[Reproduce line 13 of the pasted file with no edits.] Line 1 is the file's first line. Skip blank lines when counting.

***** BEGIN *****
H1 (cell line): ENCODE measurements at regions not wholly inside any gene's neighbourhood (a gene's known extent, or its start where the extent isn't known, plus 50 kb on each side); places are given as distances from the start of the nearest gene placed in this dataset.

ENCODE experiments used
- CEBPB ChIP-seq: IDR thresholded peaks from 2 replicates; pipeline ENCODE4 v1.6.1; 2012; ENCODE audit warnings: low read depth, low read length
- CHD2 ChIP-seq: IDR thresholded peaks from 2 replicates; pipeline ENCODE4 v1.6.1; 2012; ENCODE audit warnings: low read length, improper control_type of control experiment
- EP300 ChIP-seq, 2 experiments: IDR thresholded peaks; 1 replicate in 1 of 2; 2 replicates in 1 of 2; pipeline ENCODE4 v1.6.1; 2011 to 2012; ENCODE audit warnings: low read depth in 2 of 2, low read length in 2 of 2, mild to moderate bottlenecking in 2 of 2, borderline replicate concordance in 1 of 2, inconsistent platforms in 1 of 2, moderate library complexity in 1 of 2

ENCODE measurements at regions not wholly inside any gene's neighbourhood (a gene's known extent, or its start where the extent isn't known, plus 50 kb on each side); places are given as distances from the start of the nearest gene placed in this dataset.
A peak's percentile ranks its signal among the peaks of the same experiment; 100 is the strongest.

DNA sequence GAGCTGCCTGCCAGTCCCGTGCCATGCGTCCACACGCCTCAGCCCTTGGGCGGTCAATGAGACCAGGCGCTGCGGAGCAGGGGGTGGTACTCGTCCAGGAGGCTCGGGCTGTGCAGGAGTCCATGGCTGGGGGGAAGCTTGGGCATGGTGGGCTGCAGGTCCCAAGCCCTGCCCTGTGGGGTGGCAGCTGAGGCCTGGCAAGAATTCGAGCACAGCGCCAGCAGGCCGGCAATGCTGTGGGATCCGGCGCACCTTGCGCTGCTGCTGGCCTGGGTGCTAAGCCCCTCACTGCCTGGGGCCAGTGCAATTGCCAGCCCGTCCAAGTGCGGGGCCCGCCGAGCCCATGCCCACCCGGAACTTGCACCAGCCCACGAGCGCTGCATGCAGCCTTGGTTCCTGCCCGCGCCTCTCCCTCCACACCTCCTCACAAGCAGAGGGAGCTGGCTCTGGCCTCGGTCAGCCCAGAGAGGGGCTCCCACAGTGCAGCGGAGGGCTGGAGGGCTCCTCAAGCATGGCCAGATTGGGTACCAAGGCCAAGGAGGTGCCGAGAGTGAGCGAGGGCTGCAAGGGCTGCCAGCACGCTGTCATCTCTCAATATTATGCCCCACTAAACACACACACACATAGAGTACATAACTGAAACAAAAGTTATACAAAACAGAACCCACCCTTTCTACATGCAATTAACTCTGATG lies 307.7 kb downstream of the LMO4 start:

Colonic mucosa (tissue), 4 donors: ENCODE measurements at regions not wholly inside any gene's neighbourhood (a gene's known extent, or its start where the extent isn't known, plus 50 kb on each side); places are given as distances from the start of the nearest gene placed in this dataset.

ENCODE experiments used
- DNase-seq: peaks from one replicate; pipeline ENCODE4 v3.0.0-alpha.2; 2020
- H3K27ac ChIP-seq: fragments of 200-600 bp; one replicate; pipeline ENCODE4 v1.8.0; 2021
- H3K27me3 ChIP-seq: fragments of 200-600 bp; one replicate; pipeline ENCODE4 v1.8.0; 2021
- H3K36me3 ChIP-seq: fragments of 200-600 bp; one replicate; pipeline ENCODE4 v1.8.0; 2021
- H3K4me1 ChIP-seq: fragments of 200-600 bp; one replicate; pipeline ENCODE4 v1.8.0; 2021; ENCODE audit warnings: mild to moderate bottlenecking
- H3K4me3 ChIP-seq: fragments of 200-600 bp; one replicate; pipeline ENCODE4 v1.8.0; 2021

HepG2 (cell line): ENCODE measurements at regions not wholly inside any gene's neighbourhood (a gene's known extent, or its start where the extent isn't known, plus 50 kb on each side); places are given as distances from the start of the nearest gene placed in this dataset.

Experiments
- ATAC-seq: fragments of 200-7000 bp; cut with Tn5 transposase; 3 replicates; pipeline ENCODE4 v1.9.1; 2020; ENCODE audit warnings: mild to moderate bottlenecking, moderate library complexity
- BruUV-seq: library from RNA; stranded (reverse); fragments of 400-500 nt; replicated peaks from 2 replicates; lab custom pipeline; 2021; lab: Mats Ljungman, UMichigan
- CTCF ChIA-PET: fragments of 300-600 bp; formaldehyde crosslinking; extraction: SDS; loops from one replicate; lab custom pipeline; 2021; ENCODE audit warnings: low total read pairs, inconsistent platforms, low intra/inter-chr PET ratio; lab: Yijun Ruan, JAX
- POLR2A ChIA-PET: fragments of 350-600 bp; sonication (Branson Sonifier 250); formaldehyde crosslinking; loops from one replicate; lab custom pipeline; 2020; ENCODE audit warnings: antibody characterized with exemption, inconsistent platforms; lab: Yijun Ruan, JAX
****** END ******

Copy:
- H3K27me3 ChIP-seq: fragments of 200-600 bp; one replicate; pipeline ENCODE4 v1.8.0; 2021